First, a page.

College Students Explore the Dangers of Unforgiveness

Apr. 4, 2013 By Jenna Bartlo

Biola University is encouraging emotional, physical and spiritual health through hosting Forgiveness Awareness Week April 8-12 — a week of seminars led by nationally-recognized speakers and researchers Everett Worthington, Johann Christof Arnold, Hashim Garret and others, on forgiveness and conflict resolution.


“Surely now is a time when the world could use some more forgiveness. Americans resent the Muslim world for September 11. Iraqis and much of the Middle East feel humiliated by the United States ... Still, many people hesitate to ask for or grant forgiveness when they feel they have nothing to gain in return,” writes forgiveness researcher Everett Worthington in an article for The Greater Good. However, it is proven that unforgiveness has unhealthy emotional and physical consequences, says Worthington.


New research suggests that forgiveness can benefit people’s health, according to Worthington, who directed A Campaign for Forgiveness Research, a non-profit organization that supports research into forgiving from 1998 - 2005, and wrote Forgiveness and Reconciliation: Theory and Application as well as four other books on forgiveness and marriage.


Arnold marched with friend Martin Luther King Jr. during the Civil Rights Movement.  He is the founder of Breaking the Cycle — a program that encourages non-violent conflict resolution and forgiveness.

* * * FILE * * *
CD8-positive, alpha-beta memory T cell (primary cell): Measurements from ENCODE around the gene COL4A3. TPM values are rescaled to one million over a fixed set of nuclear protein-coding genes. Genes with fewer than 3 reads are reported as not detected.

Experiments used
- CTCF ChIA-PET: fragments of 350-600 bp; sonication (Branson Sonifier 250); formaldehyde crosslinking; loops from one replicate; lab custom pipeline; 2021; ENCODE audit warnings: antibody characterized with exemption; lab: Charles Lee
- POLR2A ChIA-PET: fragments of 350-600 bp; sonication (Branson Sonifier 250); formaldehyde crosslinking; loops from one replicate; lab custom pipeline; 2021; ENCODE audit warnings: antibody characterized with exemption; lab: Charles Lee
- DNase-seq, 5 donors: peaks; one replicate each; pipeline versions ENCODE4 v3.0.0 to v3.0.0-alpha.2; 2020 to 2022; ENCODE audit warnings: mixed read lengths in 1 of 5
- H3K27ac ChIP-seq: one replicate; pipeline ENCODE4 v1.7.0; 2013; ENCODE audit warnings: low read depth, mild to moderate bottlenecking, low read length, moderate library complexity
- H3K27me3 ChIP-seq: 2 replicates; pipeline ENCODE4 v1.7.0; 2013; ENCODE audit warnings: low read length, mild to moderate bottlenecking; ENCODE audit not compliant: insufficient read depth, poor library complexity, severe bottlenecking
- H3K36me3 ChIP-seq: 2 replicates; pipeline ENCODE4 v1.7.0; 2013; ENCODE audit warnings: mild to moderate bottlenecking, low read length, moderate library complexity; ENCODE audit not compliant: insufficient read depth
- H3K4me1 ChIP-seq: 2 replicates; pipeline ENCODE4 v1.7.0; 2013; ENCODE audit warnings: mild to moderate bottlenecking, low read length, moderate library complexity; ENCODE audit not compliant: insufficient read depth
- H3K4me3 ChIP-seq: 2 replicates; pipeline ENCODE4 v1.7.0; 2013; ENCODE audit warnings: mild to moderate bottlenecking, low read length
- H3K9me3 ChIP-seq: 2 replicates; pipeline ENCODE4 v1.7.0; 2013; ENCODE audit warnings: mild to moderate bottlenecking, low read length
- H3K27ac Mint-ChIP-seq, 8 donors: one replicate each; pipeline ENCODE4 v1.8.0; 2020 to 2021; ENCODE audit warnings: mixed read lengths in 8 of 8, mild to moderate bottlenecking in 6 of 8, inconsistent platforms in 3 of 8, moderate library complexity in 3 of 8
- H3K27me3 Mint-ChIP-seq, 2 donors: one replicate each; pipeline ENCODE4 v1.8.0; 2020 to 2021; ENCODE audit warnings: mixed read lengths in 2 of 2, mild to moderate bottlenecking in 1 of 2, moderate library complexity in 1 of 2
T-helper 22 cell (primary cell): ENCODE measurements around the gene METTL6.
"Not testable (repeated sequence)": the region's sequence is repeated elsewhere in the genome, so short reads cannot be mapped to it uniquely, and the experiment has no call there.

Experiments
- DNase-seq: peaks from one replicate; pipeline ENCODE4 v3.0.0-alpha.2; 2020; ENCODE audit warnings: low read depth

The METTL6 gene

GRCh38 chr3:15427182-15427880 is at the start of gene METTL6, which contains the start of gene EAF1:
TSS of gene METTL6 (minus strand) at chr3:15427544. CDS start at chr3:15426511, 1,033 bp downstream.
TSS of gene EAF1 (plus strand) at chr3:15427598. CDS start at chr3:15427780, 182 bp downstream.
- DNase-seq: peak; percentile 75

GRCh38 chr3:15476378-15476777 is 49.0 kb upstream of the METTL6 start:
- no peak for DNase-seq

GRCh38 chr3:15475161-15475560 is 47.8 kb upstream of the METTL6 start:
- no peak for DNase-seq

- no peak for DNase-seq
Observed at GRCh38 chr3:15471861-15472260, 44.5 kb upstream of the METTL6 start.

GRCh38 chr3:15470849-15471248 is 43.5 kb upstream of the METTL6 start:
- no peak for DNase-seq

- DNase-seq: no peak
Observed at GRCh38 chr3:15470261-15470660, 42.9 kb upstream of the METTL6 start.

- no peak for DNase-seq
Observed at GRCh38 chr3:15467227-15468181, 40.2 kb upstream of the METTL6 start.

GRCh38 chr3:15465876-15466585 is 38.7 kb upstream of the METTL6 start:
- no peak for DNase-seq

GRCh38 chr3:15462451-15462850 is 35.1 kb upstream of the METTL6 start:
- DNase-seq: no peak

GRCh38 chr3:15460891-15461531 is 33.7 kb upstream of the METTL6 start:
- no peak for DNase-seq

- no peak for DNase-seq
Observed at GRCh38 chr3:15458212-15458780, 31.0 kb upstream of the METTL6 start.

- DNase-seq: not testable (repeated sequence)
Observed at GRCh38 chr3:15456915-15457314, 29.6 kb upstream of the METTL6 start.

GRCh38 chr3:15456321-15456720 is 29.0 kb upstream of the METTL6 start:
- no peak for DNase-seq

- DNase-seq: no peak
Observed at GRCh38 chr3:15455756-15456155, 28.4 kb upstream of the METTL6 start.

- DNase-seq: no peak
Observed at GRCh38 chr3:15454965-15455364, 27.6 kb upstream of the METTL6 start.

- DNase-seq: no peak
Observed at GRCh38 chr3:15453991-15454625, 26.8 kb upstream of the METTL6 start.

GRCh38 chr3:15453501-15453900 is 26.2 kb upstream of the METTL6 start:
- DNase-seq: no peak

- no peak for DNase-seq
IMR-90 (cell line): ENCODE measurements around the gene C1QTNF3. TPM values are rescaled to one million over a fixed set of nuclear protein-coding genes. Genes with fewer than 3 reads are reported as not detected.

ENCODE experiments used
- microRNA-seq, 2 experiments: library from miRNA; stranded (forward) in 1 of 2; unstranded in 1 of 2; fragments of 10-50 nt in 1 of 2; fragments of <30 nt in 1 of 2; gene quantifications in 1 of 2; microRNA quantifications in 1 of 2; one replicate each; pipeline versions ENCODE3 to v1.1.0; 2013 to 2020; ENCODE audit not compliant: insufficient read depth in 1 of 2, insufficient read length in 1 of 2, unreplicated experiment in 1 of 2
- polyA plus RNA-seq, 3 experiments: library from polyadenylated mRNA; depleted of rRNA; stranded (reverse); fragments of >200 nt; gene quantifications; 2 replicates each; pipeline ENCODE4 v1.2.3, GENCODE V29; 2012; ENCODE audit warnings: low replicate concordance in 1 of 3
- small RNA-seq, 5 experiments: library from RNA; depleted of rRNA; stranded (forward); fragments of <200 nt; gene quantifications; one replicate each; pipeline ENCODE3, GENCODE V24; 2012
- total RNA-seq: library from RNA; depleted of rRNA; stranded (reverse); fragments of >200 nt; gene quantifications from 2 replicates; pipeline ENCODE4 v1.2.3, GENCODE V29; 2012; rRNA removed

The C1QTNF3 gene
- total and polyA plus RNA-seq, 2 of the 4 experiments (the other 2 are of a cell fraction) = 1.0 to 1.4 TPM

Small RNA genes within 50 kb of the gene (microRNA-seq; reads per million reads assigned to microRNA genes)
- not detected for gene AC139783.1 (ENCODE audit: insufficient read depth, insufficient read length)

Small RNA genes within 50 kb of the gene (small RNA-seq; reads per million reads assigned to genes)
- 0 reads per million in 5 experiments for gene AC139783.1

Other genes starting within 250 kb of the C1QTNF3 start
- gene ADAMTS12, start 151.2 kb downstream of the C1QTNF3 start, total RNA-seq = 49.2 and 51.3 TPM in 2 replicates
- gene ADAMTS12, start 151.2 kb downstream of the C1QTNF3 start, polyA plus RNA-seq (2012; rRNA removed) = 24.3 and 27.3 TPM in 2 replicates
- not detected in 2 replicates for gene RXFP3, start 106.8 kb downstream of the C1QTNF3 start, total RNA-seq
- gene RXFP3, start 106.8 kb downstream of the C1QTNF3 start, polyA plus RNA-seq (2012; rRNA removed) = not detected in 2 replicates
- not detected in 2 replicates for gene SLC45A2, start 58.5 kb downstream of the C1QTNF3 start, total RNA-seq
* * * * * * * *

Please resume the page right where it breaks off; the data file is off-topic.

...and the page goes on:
Garrett was shot six times by another boy when he was fifteen years old, causing him to be partially paralyzed from the waist down. He has used his experience to positively influence others, and spent six years presenting the Harvard Violence Prevention Curriculum to more than 15,000 students across the U.S.


Other speakers include husband and wife founders of Gravity, a Center for Contemplative Activism, Chris and Phileena Heuertz, Pastoral Counselor and Church Consultant Kathleen Doyle, professor of communications Tim Muehlhoff, and advocate for forgiveness Police Chief Charles Williams.  View featured speakers bios.


Featuring free various chapels, Q&A sessions, seminars, a Holocaust Art Exhibit and a free movie screening of Academy Award winning Les Miserables, the week is part of Biola’s semi-annual awareness weeks that provide students with resources and educational events to equip them in "real life" areas like addiction, mental health, relationships, sexual violence, and this semester — forgiveness. Awareness weeks help close the disconnect between the intentional curricular instruction students receive in their classes and the natural, co-curricular "instruction" students receive through relationships, dorm life, etc.


View a schedule of events.


For a press pass for specific events, contact Jenna Bartlo, Media Relations Specialist, at 562.777.4061 or jenna.l.bartlo@biola.edu.

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